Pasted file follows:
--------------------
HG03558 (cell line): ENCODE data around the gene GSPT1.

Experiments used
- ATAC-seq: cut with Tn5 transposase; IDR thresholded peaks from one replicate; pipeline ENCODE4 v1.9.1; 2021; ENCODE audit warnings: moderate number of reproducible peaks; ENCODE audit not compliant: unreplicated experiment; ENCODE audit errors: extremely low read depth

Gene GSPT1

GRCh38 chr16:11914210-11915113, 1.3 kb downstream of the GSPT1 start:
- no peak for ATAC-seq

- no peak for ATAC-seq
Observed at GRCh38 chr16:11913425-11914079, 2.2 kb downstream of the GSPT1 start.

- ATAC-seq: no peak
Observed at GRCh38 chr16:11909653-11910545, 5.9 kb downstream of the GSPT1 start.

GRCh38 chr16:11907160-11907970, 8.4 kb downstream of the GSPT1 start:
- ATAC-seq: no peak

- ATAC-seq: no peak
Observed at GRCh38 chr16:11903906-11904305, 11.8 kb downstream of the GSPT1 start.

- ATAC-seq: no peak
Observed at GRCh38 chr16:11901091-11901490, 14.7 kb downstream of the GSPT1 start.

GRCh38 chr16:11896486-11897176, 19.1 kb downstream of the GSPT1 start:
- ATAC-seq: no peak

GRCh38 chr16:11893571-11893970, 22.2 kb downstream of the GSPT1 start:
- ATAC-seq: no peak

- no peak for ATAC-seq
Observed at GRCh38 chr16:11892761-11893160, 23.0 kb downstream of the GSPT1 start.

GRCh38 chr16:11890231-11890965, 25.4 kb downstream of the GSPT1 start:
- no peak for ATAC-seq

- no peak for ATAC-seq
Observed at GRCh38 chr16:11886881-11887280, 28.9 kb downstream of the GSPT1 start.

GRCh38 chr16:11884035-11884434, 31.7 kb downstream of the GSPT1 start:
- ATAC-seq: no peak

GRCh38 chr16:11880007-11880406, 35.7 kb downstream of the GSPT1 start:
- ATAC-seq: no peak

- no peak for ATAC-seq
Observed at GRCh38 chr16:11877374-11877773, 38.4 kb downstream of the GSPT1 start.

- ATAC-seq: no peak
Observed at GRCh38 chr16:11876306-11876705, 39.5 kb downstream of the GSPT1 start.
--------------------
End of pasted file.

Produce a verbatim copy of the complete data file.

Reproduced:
HG03558 (cell line): ENCODE data around the gene GSPT1.

Experiments used
- ATAC-seq: cut with Tn5 transposase; IDR thresholded peaks from one replicate; pipeline ENCODE4 v1.9.1; 2021; ENCODE audit warnings: moderate number of reproducible peaks; ENCODE audit not compliant: unreplicated experiment; ENCODE audit errors: extremely low read depth

Gene GSPT1

GRCh38 chr16:11914210-11915113, 1.3 kb downstream of the GSPT1 start:
- no peak for ATAC-seq

- no peak for ATAC-seq
Observed at GRCh38 chr16:11913425-11914079, 2.2 kb downstream of the GSPT1 start.

- ATAC-seq: no peak
Observed at GRCh38 chr16:11909653-11910545, 5.9 kb downstream of the GSPT1 start.

GRCh38 chr16:11907160-11907970, 8.4 kb downstream of the GSPT1 start:
- ATAC-seq: no peak

- ATAC-seq: no peak
Observed at GRCh38 chr16:11903906-11904305, 11.8 kb downstream of the GSPT1 start.

- ATAC-seq: no peak
Observed at GRCh38 chr16:11901091-11901490, 14.7 kb downstream of the GSPT1 start.

GRCh38 chr16:11896486-11897176, 19.1 kb downstream of the GSPT1 start:
- ATAC-seq: no peak

GRCh38 chr16:11893571-11893970, 22.2 kb downstream of the GSPT1 start:
- ATAC-seq: no peak

- no peak for ATAC-seq
Observed at GRCh38 chr16:11892761-11893160, 23.0 kb downstream of the GSPT1 start.

GRCh38 chr16:11890231-11890965, 25.4 kb downstream of the GSPT1 start:
- no peak for ATAC-seq

- no peak for ATAC-seq
Observed at GRCh38 chr16:11886881-11887280, 28.9 kb downstream of the GSPT1 start.

GRCh38 chr16:11884035-11884434, 31.7 kb downstream of the GSPT1 start:
- ATAC-seq: no peak

GRCh38 chr16:11880007-11880406, 35.7 kb downstream of the GSPT1 start:
- ATAC-seq: no peak

- no peak for ATAC-seq
Observed at GRCh38 chr16:11877374-11877773, 38.4 kb downstream of the GSPT1 start.

- ATAC-seq: no peak
Observed at GRCh38 chr16:11876306-11876705, 39.5 kb downstream of the GSPT1 start.